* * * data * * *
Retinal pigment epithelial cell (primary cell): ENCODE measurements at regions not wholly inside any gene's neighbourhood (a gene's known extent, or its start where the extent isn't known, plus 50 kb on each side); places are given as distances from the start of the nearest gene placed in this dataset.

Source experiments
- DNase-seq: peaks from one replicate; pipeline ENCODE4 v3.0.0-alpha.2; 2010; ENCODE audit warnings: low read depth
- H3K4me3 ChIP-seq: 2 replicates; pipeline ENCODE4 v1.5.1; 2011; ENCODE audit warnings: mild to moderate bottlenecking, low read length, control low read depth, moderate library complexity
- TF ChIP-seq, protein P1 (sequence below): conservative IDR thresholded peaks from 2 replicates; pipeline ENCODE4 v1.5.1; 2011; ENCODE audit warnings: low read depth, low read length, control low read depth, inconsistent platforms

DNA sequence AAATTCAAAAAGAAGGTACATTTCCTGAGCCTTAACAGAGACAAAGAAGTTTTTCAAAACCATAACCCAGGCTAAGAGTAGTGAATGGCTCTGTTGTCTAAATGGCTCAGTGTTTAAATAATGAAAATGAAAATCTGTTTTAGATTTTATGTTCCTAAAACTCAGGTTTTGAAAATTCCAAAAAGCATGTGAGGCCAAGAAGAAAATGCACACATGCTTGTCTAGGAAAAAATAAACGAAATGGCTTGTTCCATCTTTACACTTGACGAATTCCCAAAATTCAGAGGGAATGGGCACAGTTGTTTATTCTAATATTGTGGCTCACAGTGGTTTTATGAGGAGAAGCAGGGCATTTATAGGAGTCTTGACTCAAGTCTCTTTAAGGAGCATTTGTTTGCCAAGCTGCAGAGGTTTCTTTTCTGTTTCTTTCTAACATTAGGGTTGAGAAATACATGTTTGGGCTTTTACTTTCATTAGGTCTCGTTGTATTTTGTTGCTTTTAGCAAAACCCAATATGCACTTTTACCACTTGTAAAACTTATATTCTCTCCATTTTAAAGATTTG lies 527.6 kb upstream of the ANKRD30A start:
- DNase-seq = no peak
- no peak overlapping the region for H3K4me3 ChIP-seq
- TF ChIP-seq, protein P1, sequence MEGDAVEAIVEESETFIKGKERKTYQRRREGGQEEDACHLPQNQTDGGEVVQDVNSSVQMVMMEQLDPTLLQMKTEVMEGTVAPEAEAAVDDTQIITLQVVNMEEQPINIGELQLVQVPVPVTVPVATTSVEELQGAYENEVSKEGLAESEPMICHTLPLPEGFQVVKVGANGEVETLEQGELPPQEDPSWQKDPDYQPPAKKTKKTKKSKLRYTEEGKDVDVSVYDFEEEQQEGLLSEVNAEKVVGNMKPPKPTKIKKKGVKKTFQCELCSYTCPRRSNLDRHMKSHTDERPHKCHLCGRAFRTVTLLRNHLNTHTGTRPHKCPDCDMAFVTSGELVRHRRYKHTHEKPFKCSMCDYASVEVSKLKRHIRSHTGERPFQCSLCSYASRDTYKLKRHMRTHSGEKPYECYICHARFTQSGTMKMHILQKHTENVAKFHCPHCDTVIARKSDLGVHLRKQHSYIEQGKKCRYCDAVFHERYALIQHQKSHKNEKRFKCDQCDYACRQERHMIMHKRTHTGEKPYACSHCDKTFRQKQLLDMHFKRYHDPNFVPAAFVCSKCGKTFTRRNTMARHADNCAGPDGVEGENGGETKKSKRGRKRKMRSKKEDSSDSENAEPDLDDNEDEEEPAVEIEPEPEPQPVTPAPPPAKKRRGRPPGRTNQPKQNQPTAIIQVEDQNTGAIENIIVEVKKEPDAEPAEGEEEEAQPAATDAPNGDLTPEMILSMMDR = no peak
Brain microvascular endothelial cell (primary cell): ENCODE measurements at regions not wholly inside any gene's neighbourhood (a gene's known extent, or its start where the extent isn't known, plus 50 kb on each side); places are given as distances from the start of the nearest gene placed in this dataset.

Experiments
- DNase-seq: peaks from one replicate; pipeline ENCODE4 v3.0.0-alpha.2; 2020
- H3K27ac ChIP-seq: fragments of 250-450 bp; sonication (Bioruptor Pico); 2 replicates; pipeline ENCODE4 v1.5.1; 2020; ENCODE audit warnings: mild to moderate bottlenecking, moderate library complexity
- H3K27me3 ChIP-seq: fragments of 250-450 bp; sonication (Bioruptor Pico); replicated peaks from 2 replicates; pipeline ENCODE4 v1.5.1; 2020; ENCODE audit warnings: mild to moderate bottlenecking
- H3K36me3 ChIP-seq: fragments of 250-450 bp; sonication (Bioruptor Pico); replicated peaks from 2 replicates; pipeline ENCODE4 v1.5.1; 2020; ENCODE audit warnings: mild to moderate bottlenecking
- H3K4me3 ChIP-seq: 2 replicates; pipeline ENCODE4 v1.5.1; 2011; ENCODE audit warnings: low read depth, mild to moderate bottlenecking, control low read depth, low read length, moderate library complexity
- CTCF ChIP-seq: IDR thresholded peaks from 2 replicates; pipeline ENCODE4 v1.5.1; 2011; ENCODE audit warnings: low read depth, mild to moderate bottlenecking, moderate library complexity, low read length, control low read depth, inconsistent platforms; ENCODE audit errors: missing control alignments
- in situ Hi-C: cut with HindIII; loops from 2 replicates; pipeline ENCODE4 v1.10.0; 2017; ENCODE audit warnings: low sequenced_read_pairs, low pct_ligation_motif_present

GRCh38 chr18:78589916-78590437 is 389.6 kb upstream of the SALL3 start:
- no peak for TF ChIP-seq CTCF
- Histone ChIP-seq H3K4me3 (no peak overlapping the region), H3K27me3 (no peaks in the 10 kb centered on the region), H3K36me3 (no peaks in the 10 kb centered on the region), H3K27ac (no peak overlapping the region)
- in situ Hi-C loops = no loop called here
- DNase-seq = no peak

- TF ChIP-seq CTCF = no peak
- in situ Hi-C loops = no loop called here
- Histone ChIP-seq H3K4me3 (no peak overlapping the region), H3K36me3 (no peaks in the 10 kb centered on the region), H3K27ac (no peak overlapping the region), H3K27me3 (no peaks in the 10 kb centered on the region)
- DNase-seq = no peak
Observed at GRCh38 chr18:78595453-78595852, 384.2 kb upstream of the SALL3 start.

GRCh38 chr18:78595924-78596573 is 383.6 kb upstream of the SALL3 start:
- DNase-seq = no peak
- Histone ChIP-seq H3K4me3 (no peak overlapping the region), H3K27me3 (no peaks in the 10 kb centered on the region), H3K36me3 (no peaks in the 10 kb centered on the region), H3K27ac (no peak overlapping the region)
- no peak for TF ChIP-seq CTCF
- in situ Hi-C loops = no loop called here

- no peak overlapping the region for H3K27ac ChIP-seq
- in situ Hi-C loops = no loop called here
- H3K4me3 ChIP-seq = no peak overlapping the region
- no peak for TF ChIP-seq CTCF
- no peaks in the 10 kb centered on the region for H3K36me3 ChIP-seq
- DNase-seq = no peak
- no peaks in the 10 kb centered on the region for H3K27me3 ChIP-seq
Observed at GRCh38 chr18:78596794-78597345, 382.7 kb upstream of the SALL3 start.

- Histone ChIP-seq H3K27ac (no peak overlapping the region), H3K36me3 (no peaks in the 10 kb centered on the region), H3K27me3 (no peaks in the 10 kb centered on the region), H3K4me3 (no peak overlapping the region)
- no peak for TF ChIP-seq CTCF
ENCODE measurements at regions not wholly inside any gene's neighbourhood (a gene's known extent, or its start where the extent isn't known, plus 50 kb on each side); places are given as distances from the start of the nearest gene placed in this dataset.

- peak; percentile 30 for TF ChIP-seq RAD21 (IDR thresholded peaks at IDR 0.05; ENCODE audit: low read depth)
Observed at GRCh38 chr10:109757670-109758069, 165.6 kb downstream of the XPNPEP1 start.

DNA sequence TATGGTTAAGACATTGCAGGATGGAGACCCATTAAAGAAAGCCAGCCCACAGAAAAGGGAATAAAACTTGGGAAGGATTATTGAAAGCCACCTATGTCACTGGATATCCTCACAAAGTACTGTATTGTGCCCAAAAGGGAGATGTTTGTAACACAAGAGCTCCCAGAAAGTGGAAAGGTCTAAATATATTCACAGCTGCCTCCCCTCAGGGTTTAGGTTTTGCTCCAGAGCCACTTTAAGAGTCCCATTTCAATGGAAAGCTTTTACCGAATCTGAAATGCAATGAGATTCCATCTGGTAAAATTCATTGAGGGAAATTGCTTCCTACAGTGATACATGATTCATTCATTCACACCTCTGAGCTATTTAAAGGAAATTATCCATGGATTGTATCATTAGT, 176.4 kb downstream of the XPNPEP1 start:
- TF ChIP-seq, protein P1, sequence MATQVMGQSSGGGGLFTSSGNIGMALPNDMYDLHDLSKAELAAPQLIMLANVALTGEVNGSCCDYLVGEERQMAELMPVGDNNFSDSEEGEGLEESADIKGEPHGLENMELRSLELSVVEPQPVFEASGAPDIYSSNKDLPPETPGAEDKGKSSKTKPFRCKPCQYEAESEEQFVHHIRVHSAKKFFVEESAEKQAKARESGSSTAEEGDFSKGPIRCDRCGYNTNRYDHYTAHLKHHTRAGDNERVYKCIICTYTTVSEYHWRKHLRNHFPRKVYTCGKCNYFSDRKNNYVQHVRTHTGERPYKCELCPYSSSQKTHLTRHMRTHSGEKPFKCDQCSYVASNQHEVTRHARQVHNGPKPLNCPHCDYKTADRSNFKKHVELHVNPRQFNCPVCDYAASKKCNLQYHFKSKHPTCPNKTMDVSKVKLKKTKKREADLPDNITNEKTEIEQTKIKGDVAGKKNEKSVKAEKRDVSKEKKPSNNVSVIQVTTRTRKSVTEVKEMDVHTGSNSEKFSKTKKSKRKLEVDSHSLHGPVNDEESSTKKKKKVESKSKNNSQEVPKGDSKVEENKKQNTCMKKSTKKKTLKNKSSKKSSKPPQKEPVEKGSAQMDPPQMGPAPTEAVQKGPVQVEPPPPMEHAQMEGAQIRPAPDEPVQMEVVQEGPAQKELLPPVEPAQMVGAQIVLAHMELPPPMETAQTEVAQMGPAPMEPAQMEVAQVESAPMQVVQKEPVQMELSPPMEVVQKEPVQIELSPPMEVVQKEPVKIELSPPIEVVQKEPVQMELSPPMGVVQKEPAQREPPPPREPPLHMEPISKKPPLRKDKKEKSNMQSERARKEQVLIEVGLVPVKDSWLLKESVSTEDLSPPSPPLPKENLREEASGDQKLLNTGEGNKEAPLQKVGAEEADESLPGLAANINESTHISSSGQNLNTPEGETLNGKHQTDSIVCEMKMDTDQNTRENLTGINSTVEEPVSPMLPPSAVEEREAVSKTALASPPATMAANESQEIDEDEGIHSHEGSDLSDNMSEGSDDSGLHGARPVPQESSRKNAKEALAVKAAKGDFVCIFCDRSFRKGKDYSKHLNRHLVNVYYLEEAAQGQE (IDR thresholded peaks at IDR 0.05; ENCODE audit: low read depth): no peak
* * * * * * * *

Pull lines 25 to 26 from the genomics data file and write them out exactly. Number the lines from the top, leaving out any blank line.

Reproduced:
- in situ Hi-C loops = no loop called here
- Histone ChIP-seq H3K4me3 (no peak overlapping the region), H3K36me3 (no peaks in the 10 kb centered on the region), H3K27ac (no peak overlapping the region), H3K27me3 (no peaks in the 10 kb centered on the region)